This winter provided more evidence of a looming problem in homecare. Shortages of staff to provide care for older people in their own homes was partly to blame for the 'bed-blocking' in hospitals that led to admissions crises across the UK.
Shortages of homecare workers are a global problem (according to the World Health Organisation) and almost half of UK employers surveyed recently found it difficult to recruit care workers. By 2025 the UK is expected to need up to a further million homecare workers.
The solution for recruiters in the past decade has been an increasing reliance on immigrant workers within the EU. This approach has ultimately only made the situation worse by emphasising the low status of homecare work and a cycle of low skills and low standards. With no EU-wide standard or regulation framework, recruiters have had no benchmark for quality and seen problems in enforcing standards and preventing cases of mistreatment. Migrant workers are far less able to ask for or receive training and career development, and so the cycle goes on.
Care work needs professionalisation, a clear route for all entrants into the area to get training and progress through to professional healthcare roles like clinical support, nursing or physiotherapy. Employees will see a genuine professional career ahead of them, not a dead end. Employers get more applicants, and more motivated staff. Most importantly, the standard of care for older people and patients will improve and be more consistent.
What's needed now is the routemap and kick-start to professionalisation, and that's the aim of the newly announced HELPcare project (Healthcare Workers Employability Learning and Professionalisation). An EU-wide scheme funded by Erasmus+, the project will be led by Lancaster University Management School with partners from Greece, Poland, Italy and Bulgaria. Firstly we'll be setting up a framework for the professionalization and regulation of care work that can be adapted across the EU. We'll work alongside those currently providing home and healthcare services, vocational education and training establishment, and the commissioners of homecare for older people to develop the right model of cooperative Continuous Professional Development and training that works on a practical level. We'll be reaching out to those involved in homecare and healthcare for older people, including those in the informal economy and family members providing care for relatives.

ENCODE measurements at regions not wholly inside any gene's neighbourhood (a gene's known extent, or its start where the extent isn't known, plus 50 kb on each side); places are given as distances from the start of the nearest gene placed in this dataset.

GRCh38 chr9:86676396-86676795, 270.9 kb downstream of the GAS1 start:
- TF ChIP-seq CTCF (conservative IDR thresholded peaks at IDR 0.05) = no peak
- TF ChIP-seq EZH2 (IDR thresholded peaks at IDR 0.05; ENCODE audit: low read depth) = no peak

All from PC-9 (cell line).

An ageing society and health policies that are actively pushing for more people to receive care outside of hospitals means the homecare staff shortage is going to be a key issue of the next decade. Professionalisation will get to the heart of the homecare issue - but it'll take concerted action from everyone involved to break the low status and shortage cycle.
About the Author
Dr Carolyn Downs is an academic with Lancaster University Management School, www.lancaster.ac.uk/lums, a Fellow of the Higher Education Academy and a qualified school teacher.
For more information on getting involved with HELPcare contact: email@example.com